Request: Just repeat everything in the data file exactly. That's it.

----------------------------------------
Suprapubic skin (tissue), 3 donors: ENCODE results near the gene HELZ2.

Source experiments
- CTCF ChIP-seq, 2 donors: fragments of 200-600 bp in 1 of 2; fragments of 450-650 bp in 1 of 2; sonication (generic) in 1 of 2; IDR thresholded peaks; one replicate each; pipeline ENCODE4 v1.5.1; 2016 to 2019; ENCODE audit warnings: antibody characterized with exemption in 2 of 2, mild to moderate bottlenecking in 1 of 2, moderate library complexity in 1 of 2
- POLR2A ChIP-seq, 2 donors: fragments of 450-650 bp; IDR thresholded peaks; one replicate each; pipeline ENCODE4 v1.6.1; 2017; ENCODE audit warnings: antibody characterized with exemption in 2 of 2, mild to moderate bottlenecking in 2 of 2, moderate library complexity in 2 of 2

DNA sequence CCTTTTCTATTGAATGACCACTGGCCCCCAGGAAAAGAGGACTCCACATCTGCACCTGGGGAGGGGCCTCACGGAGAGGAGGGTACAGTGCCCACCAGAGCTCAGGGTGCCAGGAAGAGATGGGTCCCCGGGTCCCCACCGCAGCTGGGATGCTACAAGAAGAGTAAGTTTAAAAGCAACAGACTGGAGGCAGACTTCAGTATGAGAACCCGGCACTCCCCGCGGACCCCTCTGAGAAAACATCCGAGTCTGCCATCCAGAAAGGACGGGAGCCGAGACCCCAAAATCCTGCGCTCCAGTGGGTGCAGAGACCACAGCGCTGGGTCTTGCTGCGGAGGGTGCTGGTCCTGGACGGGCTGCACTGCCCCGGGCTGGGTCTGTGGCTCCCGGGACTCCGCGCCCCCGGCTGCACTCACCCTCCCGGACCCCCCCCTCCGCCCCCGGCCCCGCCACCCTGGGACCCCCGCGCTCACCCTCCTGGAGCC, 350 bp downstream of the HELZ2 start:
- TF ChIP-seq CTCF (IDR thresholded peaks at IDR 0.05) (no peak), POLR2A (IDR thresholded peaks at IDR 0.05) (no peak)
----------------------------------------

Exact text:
Suprapubic skin (tissue), 3 donors: ENCODE results near the gene HELZ2.

Source experiments
- CTCF ChIP-seq, 2 donors: fragments of 200-600 bp in 1 of 2; fragments of 450-650 bp in 1 of 2; sonication (generic) in 1 of 2; IDR thresholded peaks; one replicate each; pipeline ENCODE4 v1.5.1; 2016 to 2019; ENCODE audit warnings: antibody characterized with exemption in 2 of 2, mild to moderate bottlenecking in 1 of 2, moderate library complexity in 1 of 2
- POLR2A ChIP-seq, 2 donors: fragments of 450-650 bp; IDR thresholded peaks; one replicate each; pipeline ENCODE4 v1.6.1; 2017; ENCODE audit warnings: antibody characterized with exemption in 2 of 2, mild to moderate bottlenecking in 2 of 2, moderate library complexity in 2 of 2

DNA sequence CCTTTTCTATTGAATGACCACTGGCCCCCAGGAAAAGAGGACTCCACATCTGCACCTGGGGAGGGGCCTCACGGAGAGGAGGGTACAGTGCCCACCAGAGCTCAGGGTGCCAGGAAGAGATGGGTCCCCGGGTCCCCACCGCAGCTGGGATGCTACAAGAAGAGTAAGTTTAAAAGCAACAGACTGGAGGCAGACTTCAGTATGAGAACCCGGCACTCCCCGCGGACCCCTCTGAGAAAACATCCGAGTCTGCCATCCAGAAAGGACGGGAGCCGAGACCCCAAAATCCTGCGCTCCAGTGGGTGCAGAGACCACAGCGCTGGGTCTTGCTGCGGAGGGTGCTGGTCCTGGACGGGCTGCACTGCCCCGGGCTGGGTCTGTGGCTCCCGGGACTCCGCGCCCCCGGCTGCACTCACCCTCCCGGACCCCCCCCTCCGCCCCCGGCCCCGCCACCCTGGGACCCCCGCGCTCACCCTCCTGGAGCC, 350 bp downstream of the HELZ2 start:
- TF ChIP-seq CTCF (IDR thresholded peaks at IDR 0.05) (no peak), POLR2A (IDR thresholded peaks at IDR 0.05) (no peak)